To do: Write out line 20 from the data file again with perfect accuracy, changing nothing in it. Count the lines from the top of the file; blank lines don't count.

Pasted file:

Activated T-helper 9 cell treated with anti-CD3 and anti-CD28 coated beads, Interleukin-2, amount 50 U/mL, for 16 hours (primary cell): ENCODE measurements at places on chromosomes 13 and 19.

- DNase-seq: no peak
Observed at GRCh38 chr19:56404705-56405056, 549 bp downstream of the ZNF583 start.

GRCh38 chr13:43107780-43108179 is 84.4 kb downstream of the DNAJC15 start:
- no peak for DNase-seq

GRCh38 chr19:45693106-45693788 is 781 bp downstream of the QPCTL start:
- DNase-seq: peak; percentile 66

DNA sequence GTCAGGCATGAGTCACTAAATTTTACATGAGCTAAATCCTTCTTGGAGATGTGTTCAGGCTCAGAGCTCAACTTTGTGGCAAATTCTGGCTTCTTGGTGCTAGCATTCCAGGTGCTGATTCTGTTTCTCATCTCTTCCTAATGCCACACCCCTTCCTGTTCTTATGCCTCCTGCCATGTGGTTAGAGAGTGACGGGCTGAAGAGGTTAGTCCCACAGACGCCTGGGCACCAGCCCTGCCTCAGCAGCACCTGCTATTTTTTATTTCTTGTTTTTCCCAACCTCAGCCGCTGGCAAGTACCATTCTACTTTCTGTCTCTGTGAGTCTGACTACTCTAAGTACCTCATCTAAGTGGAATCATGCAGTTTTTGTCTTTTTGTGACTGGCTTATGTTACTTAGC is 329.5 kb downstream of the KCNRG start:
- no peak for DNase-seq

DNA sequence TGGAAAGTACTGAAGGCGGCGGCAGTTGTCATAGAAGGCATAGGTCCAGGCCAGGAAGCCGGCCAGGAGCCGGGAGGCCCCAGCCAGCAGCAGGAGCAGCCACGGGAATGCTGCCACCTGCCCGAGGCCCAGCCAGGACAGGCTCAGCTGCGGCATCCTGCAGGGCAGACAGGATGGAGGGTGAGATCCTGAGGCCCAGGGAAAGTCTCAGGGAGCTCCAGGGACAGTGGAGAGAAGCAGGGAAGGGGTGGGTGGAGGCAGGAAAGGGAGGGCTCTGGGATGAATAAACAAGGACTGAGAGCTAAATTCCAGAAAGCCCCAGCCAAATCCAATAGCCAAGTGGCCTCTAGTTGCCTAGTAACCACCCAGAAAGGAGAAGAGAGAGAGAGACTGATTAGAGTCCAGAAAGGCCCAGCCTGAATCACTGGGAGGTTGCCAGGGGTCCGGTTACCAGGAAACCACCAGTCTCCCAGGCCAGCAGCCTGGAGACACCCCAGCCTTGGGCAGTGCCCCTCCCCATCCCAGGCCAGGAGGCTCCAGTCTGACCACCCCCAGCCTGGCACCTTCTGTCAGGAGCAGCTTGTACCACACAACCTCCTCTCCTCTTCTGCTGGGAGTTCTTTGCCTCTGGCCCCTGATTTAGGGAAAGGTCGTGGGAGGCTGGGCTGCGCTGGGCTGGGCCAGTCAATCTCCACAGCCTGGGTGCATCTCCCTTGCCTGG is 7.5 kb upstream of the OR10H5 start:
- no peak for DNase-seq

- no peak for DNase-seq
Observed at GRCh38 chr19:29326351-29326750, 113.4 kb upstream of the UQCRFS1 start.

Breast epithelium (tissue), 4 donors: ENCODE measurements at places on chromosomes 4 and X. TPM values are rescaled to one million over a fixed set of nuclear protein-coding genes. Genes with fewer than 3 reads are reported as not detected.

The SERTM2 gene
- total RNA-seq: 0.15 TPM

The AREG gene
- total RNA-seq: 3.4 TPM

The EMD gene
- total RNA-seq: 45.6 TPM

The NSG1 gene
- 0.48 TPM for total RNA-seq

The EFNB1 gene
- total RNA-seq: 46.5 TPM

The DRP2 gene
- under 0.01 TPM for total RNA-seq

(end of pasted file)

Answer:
- total RNA-seq: 45.6 TPM